A few weeks ago, an 800A breaker tripped and could not be reclosed. So, it was replaced. The new breaker tripped several times, and a recording DMM left on it showed a maximum load of 620A. Each time, the investigating technician couldn't identify a fault before reclosing the breaker.

The plant manager had a tech place a bypass jumper around it. "We've got an instrument monitoring the current and if it gets too high someone can just pull the handle." He wants you to figure out why the breaker "doesn't hold." What should you do?

The plant manager's decision to jump around an 800A breaker is a severe safety violation that could result in an extended plant shutdown and considerable human tragedy. If there's a fault, you'd have to open the jumper not the breaker — under load.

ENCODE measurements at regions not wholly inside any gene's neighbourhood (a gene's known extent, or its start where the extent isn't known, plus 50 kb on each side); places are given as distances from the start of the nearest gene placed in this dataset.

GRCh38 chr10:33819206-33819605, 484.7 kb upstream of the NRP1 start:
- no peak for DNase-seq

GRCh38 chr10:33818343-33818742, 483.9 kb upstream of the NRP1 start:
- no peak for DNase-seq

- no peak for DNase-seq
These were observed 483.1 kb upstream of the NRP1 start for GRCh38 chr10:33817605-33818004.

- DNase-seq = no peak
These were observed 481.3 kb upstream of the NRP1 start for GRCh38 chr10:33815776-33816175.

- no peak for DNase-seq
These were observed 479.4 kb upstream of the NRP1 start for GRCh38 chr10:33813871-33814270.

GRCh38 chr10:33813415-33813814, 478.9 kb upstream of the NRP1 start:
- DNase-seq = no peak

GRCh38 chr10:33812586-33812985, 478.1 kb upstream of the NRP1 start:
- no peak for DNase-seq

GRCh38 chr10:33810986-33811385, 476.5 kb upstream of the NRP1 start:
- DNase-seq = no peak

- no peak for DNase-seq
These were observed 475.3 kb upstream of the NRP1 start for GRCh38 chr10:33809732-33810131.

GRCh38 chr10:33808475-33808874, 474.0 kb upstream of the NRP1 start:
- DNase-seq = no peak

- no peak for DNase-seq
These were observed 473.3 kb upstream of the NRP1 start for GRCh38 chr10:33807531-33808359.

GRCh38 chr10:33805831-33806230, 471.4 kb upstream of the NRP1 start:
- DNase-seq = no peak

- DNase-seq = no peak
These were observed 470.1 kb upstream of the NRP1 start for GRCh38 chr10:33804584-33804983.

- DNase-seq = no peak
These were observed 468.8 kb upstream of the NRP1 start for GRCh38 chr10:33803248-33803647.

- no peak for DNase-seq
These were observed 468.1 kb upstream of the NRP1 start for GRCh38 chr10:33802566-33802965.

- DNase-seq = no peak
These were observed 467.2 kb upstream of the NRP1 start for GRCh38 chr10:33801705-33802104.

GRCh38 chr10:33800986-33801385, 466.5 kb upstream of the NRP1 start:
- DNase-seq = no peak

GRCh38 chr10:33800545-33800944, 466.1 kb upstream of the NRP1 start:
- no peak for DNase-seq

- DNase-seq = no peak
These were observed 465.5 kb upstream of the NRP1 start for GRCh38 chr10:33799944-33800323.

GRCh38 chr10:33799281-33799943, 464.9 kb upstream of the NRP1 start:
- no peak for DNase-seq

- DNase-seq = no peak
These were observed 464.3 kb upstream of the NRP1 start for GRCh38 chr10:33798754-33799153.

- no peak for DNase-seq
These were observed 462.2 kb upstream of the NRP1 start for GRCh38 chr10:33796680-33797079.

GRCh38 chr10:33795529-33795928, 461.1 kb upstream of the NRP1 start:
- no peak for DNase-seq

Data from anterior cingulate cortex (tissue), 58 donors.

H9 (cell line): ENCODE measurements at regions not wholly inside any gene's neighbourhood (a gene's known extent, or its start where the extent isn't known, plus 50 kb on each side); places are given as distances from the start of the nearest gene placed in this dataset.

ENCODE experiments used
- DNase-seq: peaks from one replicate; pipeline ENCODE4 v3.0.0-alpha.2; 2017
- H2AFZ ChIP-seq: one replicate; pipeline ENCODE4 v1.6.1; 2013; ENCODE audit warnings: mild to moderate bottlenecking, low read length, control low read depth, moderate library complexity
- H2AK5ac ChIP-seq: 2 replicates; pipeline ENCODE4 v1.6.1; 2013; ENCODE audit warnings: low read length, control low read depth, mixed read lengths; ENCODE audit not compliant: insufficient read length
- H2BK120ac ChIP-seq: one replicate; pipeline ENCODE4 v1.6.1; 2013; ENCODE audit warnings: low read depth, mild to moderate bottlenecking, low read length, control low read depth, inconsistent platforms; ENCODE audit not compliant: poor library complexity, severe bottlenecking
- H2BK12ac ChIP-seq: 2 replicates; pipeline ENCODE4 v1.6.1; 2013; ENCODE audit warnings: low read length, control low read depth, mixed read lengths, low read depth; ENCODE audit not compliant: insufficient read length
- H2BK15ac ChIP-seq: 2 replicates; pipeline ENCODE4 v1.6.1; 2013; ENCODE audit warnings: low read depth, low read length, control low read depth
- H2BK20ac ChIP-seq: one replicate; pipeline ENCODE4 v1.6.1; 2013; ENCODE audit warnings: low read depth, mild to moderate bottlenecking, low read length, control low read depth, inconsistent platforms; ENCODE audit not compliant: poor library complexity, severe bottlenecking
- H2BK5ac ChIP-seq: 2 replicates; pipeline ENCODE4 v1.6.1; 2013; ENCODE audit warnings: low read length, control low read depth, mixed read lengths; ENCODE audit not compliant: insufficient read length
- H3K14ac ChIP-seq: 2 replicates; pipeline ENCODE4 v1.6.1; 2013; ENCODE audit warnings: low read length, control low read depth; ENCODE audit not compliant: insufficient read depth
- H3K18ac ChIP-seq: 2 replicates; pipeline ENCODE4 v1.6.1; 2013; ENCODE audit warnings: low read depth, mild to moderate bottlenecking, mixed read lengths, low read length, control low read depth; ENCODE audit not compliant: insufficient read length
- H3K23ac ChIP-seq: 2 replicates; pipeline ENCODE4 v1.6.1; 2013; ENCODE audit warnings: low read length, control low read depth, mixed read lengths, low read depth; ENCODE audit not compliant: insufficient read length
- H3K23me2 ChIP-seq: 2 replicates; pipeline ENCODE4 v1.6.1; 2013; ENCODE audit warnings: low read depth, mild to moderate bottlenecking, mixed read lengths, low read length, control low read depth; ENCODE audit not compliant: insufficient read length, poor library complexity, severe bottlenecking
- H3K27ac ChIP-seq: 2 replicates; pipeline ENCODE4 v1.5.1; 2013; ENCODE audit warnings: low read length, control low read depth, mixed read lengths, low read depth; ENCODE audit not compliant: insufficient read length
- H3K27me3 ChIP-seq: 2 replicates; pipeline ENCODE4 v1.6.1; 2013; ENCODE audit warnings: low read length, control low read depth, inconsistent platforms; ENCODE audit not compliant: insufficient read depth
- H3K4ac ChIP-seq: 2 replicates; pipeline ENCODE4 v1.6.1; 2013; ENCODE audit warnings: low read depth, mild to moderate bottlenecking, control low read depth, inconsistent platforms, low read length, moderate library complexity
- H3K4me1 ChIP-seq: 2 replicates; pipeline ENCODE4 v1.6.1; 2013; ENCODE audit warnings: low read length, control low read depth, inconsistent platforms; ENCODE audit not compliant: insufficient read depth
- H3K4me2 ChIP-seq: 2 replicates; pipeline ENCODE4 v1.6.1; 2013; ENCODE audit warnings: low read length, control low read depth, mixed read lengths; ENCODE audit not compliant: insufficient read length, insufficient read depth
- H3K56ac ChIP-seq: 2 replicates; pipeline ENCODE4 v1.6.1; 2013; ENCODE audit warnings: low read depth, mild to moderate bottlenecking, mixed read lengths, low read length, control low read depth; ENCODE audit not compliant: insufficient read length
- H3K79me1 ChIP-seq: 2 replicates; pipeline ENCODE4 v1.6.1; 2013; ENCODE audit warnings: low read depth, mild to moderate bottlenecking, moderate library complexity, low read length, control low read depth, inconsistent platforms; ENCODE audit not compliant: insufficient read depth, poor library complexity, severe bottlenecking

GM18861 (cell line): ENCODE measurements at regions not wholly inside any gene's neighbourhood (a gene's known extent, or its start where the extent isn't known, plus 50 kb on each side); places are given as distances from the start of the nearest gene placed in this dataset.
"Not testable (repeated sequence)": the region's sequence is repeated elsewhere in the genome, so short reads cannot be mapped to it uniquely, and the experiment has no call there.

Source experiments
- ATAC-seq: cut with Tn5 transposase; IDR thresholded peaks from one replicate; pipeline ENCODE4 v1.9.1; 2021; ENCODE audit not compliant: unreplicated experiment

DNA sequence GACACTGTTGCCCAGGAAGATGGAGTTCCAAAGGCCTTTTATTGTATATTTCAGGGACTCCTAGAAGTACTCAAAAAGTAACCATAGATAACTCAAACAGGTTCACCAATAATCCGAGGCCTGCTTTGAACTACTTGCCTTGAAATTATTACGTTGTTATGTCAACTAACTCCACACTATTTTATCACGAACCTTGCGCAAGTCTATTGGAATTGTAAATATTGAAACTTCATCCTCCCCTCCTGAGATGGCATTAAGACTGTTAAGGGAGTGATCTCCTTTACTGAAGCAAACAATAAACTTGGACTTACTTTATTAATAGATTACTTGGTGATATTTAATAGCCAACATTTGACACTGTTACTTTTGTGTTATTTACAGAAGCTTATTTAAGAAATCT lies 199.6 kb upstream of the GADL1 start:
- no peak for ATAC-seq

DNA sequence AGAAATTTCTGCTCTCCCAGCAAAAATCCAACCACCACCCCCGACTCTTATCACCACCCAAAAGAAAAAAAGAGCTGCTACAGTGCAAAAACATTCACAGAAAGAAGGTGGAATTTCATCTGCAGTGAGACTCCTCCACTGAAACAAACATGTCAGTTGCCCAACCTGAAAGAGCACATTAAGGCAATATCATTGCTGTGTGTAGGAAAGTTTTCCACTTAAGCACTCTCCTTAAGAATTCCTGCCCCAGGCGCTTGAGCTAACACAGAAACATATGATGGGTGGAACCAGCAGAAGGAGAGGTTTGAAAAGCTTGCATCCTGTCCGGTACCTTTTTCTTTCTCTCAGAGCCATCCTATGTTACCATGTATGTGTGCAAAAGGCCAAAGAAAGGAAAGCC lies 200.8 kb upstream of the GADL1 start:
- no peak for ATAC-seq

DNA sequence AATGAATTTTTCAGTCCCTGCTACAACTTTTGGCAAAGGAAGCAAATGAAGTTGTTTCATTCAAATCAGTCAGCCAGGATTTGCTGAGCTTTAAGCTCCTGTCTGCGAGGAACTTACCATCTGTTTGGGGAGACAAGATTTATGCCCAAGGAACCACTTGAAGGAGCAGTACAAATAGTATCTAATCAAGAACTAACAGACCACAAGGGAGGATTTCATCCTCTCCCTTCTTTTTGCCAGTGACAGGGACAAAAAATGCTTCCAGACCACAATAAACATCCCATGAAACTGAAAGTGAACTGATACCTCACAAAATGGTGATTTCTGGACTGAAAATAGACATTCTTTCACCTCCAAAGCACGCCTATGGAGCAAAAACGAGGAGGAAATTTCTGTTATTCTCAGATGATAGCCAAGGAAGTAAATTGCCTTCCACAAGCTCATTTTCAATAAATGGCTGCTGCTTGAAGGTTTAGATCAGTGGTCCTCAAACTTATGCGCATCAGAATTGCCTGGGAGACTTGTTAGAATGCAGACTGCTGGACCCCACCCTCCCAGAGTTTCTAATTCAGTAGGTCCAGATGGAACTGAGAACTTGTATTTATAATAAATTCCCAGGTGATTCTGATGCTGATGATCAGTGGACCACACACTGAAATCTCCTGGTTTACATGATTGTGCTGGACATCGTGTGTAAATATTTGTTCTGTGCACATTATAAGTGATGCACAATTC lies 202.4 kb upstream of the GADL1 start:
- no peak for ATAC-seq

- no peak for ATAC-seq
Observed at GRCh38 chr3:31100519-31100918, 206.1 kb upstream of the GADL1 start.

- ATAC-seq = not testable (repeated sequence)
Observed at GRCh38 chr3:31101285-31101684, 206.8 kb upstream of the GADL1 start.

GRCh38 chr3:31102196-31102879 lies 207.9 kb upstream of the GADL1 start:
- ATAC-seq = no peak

You need another shutdown to remove that jumper. Before shutting down, photograph the existing breaker from as far away as your zoom lens permits, and examine its purchase documentation. Contact the manufacturer to determine whether there's been other reported problems with this make and model.

Before replacing the breaker during shutdown, have a qualified testing firm conduct a full battery of tests to look for possible faults or cable failures. Then test the replacement breaker and the existing one.

Send the replaced breaker to a qualified shop to examine it for damage and defects. If replaced breaker is OK and there's no fault causing the trips, you may have power quality issues. Prior to powering back up, set up power analysis on the feeder and the major supplied loads.